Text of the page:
Now we are talking news on my turf. That would be at the local level where unbeknown to many people, most of the tax money spent in this state is the easiest to control. That is good and bad.
Not many statewide organizations are tuned into local spending but CNHT and the NH Municipal Association (Call them what you like, The Local Government Center, The Bureau of Beelzebub, I don’t care.) certainly are two of them.
I began to have my doubts about this crowd when I was elected selectman in my town where the municipal “expert” on the board with me, an employee of NHMA who supposedly ran the Property Liability Trust, had answers for everything. Of course she had to admit at the end of year one that the town’s books did not balance and that forced her to make up figures for the Town Report. She did it again at the end of year two but by then I had another vote on the three person board and she did not run for re-election. I became chairman of the board and five days before town meeting the next year her hand picked secretary, for whom she covered all the years before, compressed and deleted everything on the town’s computer and skeedaddled, leaving me with the mess.
Funny, NHMA did not come to Deering and help me. Neither did the DRA.
After I was voted out of office (thank God) a much wiser man, I worked with a taxpayer activist who had similar problems in Ashland. Our several phone conversations resulted in the uncovering of similar problems with a “municipal expert” or two there. This would be the infamous Town Clerk Rosie McNamara case where $2.4 million was misappropriated by Rosie under the watchful eyes of a selectman who worked for NHMA. Ashland’s NHMA employee even testified to the NH AG that Rosie was a good employee and was allowed to funnel a controversial $20,000.00 advance to a town employee, something the other selectman (one had passed away) adamantly denies. The affidavit as to what a good employee Rosie was witnessed by a second NHMA employee. I have a copy of the affidavit with both signatures on it.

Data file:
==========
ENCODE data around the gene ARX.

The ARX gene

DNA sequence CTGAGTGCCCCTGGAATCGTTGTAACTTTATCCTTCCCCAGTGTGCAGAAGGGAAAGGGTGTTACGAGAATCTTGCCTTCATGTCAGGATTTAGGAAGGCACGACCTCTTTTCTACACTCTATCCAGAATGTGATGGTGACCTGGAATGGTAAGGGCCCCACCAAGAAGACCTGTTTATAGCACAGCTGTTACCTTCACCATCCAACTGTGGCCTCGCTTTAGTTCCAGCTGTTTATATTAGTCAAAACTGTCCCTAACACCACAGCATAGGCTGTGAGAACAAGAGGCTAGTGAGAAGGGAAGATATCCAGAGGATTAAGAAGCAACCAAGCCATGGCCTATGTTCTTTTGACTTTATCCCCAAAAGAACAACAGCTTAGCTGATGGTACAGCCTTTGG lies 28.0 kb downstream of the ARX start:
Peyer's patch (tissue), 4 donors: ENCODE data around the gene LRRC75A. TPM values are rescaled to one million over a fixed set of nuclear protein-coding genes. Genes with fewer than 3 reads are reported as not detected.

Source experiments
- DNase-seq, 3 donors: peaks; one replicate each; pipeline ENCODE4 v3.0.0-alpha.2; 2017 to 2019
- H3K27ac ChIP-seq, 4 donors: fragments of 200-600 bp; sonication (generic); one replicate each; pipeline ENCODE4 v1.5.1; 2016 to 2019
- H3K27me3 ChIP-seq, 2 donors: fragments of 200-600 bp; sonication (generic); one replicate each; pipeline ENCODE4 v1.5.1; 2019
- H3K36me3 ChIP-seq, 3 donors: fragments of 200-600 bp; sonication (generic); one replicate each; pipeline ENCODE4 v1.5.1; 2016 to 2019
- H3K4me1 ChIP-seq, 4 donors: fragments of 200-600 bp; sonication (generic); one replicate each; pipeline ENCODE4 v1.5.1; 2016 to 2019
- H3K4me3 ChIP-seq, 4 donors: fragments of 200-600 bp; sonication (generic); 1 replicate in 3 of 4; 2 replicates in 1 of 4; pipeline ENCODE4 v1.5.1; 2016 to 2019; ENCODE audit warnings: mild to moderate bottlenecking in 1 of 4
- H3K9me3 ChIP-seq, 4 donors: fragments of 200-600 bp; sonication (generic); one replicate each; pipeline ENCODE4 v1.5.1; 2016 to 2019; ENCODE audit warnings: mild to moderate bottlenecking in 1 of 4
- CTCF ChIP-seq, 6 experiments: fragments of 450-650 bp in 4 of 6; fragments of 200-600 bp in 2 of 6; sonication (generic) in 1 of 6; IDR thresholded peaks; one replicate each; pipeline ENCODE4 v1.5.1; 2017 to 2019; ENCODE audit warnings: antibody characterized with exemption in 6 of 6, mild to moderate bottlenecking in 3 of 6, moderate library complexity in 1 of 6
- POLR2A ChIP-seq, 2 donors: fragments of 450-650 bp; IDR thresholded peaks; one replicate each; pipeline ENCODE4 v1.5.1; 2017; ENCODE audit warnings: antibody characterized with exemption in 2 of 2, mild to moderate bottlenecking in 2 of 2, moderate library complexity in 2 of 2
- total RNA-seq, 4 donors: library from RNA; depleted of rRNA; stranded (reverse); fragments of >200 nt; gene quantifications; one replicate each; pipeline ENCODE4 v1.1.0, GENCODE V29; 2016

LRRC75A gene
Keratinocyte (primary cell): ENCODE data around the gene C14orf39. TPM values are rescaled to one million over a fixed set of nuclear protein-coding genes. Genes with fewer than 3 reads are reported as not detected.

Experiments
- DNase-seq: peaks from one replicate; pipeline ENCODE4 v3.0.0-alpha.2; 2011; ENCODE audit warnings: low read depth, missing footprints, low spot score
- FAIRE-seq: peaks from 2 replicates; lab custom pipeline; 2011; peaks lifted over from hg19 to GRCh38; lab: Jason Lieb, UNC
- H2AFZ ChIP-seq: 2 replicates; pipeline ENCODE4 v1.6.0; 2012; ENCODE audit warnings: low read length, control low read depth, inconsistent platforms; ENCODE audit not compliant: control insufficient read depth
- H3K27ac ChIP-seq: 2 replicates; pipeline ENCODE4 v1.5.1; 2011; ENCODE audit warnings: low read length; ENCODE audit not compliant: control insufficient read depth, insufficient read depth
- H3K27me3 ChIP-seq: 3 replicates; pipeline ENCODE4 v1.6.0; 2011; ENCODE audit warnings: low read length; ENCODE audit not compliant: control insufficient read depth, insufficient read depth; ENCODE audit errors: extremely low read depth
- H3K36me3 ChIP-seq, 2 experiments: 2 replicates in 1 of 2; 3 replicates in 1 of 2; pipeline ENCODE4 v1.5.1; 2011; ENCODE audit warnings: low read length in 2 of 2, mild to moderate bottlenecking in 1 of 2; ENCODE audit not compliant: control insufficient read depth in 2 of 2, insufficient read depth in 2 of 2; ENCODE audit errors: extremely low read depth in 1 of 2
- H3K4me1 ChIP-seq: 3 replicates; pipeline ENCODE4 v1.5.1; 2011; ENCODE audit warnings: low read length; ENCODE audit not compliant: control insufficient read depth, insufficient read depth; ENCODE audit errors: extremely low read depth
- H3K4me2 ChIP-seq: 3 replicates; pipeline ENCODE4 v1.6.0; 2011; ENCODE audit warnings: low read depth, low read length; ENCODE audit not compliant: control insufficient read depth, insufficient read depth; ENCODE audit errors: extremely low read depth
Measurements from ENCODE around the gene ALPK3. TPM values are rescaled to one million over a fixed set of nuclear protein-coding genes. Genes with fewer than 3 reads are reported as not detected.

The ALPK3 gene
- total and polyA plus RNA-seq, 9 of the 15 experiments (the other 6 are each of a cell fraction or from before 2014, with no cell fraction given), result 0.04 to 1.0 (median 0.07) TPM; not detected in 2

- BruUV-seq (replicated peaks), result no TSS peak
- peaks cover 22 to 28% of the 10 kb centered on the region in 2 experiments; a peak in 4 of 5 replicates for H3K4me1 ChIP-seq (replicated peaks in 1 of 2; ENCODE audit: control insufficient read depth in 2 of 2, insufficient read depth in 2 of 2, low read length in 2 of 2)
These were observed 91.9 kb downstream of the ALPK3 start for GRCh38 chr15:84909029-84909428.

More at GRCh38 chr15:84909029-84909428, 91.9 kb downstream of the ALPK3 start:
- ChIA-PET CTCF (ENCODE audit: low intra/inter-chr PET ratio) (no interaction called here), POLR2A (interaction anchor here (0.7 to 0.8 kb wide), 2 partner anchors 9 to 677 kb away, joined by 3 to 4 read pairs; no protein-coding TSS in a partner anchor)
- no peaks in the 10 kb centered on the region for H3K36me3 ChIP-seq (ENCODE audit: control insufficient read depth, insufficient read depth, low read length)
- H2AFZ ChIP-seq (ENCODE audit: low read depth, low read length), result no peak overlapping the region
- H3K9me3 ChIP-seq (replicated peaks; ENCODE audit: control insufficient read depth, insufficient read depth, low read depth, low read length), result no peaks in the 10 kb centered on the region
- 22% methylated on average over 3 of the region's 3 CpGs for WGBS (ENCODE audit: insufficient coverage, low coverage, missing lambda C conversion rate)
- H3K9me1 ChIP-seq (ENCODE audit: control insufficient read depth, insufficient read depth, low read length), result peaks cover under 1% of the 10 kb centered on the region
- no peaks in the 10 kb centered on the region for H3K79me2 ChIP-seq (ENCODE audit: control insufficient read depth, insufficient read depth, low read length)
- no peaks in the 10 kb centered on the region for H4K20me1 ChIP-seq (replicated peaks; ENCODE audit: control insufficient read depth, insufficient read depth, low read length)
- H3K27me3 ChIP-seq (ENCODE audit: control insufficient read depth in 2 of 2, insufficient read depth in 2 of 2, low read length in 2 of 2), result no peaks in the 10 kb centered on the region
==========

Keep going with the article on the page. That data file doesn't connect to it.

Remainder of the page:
Let’s see, the company, NHMA, which insures the town has two employees involved in showing the AG during the criminal trial that there is less of a financial liability to their company than meets the eye of the auditor.
Here is the math: At least $2.4 million went missing, Rosie admits stealing one million – pleads guilty to stealing $111,000.00, and the Town gets $660,000.00 from NHMA, yep, that all adds up.
Welcome to Newmarket.
Today’s Union Leader reports that NHMA, now calling itself the Local Government Center, is going to review the books of the Town of Newmarket, the town in the news for having taxpayers demand an unbiased audit after the former Town Administrator Alphonse Dixon and his Finance Director, Melodie Hodgson found employment elsewhere. The faithful auditor of Newmarket is hard to contact now as well.
There were some great quotes by John Andrews, the head honcho at NHMA, buried in the UL story. I like how he could not remember if his organization ever recruited the former Town Manger Alphonse Dixon for the Newmarket job, which is often the case with replacing town managers.
But Andrews did say the Dixon had a “pretty good reputation with his peers.” Notice how the word “peers’ is used instead of “the public.” This guy was not very popular with taxpayers in some of the other towns he left, notably Littleton, NH where he rigged a warrant article vote to be “heads we win tails you lose.”
Dixon was also bagged several years ago for DWI, in a town Newmarket vehicle no less, but the charges were somehow dropped. That always endears a public official to taxpayers.
So far, a figure of $35,000.00 seems to be missing from the forensic audit. But that is only for one year, Dixon and Hodgson, who worked with Alphonse in Littleton before coming to Newmarket herself, have been there for a long time. What about going back several years?
My suggestion to Newmarket taxpayers:
Go to the Town Hall and ask to see the chart of accounts for any number of years Alphonse and Melodie were tag teaming your books.
On the chart of accounts there will be Function and Access Codes with 16 digits.
Ask to see the last set of 16 digit numbers that would be Account #999999999999999. (Don’t let them rip the paper off at the bottom of the #8 account.)
This would be where the books get “balanced” by the experts. If there is money missing, the exact amount will miraculously appear on the revenue side out of thin air.
Don’t trust anyone.